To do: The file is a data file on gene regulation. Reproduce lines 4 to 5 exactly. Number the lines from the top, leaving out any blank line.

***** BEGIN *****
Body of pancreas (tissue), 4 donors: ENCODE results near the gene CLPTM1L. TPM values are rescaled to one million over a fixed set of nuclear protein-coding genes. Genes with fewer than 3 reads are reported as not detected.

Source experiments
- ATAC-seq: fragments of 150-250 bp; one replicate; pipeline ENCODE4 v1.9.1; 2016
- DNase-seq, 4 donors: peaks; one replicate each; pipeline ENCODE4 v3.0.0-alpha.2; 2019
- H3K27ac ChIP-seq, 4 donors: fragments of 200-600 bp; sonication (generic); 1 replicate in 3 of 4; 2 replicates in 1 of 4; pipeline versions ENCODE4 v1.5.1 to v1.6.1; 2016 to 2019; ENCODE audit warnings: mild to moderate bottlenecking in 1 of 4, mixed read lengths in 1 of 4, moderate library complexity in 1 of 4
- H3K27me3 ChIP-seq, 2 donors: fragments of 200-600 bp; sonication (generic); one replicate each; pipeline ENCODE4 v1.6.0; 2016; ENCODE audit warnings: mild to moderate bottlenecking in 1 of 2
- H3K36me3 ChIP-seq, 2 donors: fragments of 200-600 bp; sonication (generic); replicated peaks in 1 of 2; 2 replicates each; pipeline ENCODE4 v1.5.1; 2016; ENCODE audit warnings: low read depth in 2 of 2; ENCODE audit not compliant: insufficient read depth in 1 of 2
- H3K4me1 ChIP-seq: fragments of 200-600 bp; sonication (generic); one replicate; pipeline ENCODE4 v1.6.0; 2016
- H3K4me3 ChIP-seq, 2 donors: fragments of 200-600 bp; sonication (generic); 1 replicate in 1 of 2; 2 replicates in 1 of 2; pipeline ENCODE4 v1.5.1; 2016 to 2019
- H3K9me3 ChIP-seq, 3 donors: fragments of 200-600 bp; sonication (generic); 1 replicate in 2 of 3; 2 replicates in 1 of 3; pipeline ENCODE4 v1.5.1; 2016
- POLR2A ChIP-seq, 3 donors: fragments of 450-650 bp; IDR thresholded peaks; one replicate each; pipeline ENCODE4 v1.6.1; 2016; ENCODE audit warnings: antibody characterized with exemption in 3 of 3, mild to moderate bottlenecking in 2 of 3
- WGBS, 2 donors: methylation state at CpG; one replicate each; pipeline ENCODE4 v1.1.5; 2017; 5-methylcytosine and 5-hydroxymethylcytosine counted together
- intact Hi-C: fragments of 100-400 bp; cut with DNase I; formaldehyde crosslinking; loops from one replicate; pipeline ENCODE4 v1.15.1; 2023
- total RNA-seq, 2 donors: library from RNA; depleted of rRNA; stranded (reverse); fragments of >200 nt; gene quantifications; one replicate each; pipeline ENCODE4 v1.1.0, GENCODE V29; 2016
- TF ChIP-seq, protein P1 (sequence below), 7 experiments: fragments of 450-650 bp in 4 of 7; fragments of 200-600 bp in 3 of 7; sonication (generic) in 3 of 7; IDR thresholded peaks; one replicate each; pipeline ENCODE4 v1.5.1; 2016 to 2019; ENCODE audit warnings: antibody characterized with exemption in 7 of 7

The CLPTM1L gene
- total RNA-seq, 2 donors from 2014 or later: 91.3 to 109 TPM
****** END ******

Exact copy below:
- DNase-seq, 4 donors: peaks; one replicate each; pipeline ENCODE4 v3.0.0-alpha.2; 2019
- H3K27ac ChIP-seq, 4 donors: fragments of 200-600 bp; sonication (generic); 1 replicate in 3 of 4; 2 replicates in 1 of 4; pipeline versions ENCODE4 v1.5.1 to v1.6.1; 2016 to 2019; ENCODE audit warnings: mild to moderate bottlenecking in 1 of 4, mixed read lengths in 1 of 4, moderate library complexity in 1 of 4